Before the council meeting June 2, Richardson said while members were promised a more inclusive promotion policy within the police department, “quite the opposite is true.”

In a statement released Tuesday, Police Chief James Barber said a diverse group of experts were brought in to evaluate personnel for promotion.

“They took into consideration education, experience, training and practical exercise performance,” he wrote. “The process identified in rank order the performance of each employee to identify the absolute best candidates for promotion.”

Barber also wrote that he was confident in Booth’s selections.

“As the Chief of Police, it is my fundamental responsibility to ensure the safety of our community,” he wrote. “I will make no excuses or apologies for fielding the absolute best leadership team we can assemble to accomplish our mission to make the city of Mobile the safest city in America with respect for everyone.”

Bring Back Broad Street initiative
The council approved a resolution to allow the city to apply for a $13.6 million Transportation Investment Generating Economic Recovery (TIGER) grant from the U.S. Department of Transportation.

If awarded, the grant will provide funds for a complete rehabilitation project along Broad and Beauregard streets, including bicycle and pedestrian lanes. Additionally, Keri Coumanis with the city’s legal department told councilors a portion of Dr. Martin Luther King Avenue would be included to provide access to Three Mile Creek and help win the grant.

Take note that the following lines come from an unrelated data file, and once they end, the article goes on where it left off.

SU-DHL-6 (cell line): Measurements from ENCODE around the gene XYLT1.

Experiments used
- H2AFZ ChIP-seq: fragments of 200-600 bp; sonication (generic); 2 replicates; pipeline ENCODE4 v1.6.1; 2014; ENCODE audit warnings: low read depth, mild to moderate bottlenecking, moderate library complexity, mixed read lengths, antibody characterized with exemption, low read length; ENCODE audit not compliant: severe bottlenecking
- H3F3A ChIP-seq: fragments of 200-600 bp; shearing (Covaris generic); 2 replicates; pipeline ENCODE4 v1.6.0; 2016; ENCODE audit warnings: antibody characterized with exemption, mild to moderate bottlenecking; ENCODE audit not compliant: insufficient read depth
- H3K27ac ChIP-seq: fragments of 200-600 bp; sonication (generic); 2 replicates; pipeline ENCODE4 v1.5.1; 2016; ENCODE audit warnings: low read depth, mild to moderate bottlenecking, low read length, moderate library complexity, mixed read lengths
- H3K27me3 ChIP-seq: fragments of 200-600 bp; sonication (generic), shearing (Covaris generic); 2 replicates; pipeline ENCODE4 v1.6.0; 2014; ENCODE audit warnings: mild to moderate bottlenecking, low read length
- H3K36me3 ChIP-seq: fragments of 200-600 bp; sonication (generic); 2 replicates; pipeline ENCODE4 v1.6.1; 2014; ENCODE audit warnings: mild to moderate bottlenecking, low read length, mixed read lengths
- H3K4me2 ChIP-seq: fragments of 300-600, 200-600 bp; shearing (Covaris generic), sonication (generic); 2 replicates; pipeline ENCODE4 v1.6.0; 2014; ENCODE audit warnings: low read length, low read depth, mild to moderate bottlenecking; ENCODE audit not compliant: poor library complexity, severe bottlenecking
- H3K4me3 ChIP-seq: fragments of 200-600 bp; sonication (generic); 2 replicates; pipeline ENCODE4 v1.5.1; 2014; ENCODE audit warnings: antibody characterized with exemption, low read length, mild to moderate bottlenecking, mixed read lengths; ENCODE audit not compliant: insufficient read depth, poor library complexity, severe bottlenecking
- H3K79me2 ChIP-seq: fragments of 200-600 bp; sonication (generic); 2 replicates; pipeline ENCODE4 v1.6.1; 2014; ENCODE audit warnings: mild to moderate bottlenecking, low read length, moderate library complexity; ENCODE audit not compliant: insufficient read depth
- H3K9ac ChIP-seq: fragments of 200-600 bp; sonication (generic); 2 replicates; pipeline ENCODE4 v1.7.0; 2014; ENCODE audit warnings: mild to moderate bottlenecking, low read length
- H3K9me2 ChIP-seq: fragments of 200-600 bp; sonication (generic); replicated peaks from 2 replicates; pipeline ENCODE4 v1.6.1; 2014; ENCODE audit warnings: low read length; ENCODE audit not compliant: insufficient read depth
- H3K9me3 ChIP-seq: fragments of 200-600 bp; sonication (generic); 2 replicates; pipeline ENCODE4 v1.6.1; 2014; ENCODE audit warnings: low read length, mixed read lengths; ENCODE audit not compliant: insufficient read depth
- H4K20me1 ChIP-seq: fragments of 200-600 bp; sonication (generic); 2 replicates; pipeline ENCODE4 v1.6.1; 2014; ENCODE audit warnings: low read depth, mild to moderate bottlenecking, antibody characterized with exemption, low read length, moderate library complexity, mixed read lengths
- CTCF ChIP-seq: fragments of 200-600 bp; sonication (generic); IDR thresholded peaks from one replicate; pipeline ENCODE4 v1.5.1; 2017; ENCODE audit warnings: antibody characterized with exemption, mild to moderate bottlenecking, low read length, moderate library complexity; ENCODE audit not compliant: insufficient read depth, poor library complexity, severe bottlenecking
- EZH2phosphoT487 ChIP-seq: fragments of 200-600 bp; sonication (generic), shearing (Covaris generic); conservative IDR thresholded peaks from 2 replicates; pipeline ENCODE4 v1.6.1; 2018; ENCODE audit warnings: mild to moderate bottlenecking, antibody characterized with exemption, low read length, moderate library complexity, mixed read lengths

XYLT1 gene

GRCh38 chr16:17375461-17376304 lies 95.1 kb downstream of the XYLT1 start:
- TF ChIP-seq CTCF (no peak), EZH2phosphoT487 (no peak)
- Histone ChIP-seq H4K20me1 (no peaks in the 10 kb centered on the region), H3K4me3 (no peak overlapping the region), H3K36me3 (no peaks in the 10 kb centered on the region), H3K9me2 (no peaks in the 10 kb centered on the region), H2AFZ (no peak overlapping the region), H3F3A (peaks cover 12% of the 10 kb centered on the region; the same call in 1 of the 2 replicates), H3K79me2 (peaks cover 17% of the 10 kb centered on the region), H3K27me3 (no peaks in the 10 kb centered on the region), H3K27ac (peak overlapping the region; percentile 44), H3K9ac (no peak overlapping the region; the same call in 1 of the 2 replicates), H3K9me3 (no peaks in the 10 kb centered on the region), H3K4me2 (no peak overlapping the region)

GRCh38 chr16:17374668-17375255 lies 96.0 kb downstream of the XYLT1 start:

Coumanis said the section of Broad and Beauregard streets is the “perfect mix” because it would connect workers to transportation and industry, which is a major stipulation for the grant. The completed corridor would stretch from the WAVE transit headquarters at the GM&O building downtown to the Brookley Aeroplex and would also include Three Mile Creek.

In other business
The council approved an ordinance that would fall in line with new state legislation and streamline nuisance abatement procedures. Now, if the council declares a non-building property a nuisance once and the property falls back into disrepair, the city will be able to take care of it without advertising or bringing back before the City Council.

The council authorized an agreement with the Alabama Department of Transportation for slide repair on westbound Interstate 10 at Range Line Road. The council voted to allocate $105,000 for walking trail repairs at James M. Seals Jr. park. The money was taken from an unused portion of a capital line item for Herndon Park improvements.

The council also approved a $2 million sexual assault kit backlog elimination grant from the New York Attorney’s Office and a $1.4 million Community Oriented Policing Services, or COPS grant, with a local three-year match of $469.406. Barber said the grant would help the department continue its hot spot policing efforts.

The city introduced the new Chief Procurement Officer at Tuesday’s meeting. Don Rose, who started Monday, June 1, will be paid $95,000 a year. The city will shortly begin looking for candidates to fill the position of supplier diversity officer to work in Rose’s office.

The next meeting of the City Council will be held Wednesday, instead of the usual Tuesday, at 10:30 a.m. at Government Plaza.